Fr. Pavone considering founding new religious order

Fr Frank Pavone Bishop Patrick J Zurek CNA US Catholic News 9 14 11 Fr. Frank Pavone and Bishop Patrick J. Zurek

Father Frank Pavone, national director of Priests for Life, has said that if his bishop does not allow him to return to full-time pro-life work, he will consider being incardinated in a different diocese or founding a religious order to continue his pro-life ministry.

The well-known pro-life priest also said that he had been actively talking with Bishop Patrick J. Zurek of Amarillo, Texas for months about spending more time in the diocese before the bishop forbid him from ministry outside of the diocese.

In an interview with CNA, Fr. Pavone said that he arrived in Amarillo on Sept. 13, in obedience to Bishop Zurek’s order, but found that the bishop left town that day and would be out of the country for two weeks.

Fr. Pavone said that he does not know when he will be able to meet with the bishop, or how long he wants him to stay in the diocese.

He said that he has been given no assignment and left no instructions, so he is continuing to do work for Priests for Life from Amarillo.

He stressed that he has not been suspended from working for Priests for Life and that he still maintains all of his priestly faculties as a priest in good standing. The bishop’s only order was that he return to work in the Amarillo diocese.

According to Fr. Pavone, the bishop initially expressed a desire for him to spend more time in the diocese to fill a need for pastoral work.

The two clergymen had talked about an arrangement that would allow Fr. Pavone to come to the diocese periodically for several weeks in order to do pastoral work. In the course of this discussion Bishop Zurek asked for dates that he would be able to come to Amarillo.

“I sent him those dates two or three weeks ago,” the priest said.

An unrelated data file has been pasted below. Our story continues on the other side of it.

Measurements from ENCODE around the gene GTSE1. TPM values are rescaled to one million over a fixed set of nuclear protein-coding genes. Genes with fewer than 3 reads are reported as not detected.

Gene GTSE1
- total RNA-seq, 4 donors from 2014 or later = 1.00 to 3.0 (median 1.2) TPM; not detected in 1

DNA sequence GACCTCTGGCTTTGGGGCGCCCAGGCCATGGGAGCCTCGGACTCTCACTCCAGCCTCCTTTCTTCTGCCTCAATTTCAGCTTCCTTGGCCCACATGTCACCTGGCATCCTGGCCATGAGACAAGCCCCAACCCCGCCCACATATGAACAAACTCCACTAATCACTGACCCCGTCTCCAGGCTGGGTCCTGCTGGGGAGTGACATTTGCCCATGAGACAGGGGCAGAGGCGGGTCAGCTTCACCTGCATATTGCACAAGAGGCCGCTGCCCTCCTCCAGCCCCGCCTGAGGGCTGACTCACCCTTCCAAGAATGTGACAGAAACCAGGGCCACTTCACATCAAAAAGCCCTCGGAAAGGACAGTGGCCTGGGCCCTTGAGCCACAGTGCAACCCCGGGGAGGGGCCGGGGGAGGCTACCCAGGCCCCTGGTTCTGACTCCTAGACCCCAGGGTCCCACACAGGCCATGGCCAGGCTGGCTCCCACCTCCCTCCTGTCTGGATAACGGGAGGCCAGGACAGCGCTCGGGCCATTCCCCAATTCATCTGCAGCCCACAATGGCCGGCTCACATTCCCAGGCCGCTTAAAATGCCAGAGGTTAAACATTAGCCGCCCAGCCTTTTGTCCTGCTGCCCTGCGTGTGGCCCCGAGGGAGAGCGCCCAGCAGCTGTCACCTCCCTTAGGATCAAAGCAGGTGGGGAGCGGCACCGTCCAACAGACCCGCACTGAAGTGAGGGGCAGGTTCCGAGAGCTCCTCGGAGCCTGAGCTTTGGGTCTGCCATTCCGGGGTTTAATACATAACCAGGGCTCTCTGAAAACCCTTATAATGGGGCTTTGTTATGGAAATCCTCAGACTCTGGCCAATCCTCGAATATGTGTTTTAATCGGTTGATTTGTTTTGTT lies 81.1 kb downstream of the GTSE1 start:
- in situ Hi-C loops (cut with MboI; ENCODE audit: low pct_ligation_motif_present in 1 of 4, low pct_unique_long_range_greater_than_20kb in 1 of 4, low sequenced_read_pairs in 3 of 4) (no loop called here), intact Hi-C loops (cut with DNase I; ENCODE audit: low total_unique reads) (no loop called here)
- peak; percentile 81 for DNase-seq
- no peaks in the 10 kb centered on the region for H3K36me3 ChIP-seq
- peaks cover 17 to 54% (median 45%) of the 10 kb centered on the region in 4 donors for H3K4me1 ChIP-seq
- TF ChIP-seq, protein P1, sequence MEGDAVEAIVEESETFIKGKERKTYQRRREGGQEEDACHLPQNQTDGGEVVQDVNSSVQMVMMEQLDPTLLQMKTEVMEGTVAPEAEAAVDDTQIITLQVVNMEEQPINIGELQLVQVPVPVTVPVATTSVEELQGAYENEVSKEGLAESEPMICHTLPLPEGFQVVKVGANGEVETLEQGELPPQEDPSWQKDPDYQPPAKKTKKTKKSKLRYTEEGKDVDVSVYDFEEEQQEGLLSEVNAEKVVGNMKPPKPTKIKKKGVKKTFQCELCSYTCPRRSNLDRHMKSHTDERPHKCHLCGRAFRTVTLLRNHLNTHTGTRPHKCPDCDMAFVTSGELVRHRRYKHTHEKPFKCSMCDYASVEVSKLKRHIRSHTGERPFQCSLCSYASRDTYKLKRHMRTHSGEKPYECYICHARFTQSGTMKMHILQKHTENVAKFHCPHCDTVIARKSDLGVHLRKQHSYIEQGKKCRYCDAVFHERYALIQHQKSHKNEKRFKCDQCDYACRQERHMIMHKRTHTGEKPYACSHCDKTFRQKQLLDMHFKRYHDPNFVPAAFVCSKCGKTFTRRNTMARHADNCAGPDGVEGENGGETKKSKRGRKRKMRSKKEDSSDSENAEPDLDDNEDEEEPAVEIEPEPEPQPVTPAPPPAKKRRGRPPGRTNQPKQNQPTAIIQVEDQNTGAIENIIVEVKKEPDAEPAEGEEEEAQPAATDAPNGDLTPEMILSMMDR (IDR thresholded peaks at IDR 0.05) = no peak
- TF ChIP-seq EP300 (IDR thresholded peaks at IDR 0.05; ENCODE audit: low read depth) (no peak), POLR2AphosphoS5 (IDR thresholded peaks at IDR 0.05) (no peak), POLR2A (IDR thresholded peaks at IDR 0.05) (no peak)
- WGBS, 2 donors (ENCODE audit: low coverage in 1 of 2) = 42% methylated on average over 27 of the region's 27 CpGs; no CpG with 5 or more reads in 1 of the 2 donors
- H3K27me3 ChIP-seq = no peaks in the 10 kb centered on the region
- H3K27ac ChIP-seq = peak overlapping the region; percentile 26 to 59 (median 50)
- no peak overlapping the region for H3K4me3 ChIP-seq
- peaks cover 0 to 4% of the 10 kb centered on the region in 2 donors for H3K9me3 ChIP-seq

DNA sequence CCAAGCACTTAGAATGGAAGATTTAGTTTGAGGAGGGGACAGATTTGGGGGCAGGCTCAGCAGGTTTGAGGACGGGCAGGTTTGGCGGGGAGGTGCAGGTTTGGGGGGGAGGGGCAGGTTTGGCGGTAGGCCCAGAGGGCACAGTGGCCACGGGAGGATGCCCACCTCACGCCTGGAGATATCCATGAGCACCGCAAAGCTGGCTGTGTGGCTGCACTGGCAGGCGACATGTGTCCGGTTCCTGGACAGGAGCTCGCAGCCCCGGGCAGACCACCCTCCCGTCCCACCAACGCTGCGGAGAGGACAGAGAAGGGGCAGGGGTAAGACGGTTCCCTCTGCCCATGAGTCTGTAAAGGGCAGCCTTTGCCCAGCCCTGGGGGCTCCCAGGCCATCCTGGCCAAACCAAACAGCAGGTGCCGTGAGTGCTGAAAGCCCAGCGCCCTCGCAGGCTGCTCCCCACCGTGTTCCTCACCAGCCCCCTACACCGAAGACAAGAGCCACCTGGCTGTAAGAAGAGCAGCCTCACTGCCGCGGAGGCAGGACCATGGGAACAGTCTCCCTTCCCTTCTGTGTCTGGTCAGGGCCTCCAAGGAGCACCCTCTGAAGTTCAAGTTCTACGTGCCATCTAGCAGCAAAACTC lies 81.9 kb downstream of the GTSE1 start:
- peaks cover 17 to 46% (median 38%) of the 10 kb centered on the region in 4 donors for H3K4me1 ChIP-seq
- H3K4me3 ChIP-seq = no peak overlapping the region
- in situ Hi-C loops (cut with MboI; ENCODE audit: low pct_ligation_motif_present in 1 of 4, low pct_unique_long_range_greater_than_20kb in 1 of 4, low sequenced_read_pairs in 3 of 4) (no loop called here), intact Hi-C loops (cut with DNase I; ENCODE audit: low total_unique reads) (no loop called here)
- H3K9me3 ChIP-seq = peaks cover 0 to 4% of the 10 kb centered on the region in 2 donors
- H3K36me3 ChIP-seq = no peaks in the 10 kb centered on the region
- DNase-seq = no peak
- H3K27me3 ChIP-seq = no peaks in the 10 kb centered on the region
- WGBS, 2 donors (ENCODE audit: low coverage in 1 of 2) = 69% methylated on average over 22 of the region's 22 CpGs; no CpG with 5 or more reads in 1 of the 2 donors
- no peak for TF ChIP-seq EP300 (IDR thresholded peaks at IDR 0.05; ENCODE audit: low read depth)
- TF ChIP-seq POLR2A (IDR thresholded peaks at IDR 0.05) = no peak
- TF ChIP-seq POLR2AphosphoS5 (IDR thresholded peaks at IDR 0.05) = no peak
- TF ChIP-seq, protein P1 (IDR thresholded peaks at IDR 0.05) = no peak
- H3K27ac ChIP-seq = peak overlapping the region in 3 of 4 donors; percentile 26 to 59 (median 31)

But according to Fr. Pavone, the bishop never acknowledged receiving the dates, and instead sent a letter to the U.S. bishops accusing him of disobedience and demanding that he return immediately.

Archbishop Edwin F. O’Brien, apostolic administrator of the Archdiocese of Baltimore, told The Catholic Review that he supports Bishop Zurek’s decision.

“I appreciate Bishop Patrick Zurek’s statement and would hope that Father Pavone would adhere fully to the requests of his bishop,” Archbishop O’Brien said. “Bishop Zurek has been so very patient and thorough in dealing with this matter over many months. I appreciate his decision and support it completely.”

Monsignor Harold Waldow, vicar of clergy for the Diocese of Amarillo, said that while Fr. Pavone submitted financial information for Priests for Life, he failed to do so for two other affiliated nonprofit groups, Rachel’s Vineyard and Missionaries of the Gospel of Life.

“Two of the major pieces of the international pro-life movement and national pro-life movement are missing,” he told the Amarillo Globe-News.

“This is patrimony of the Church. It belongs to the Church,” Msgr. Waldow said. “People give their money over the understanding that it goes to the Church or Church auspices and programs and ministries.”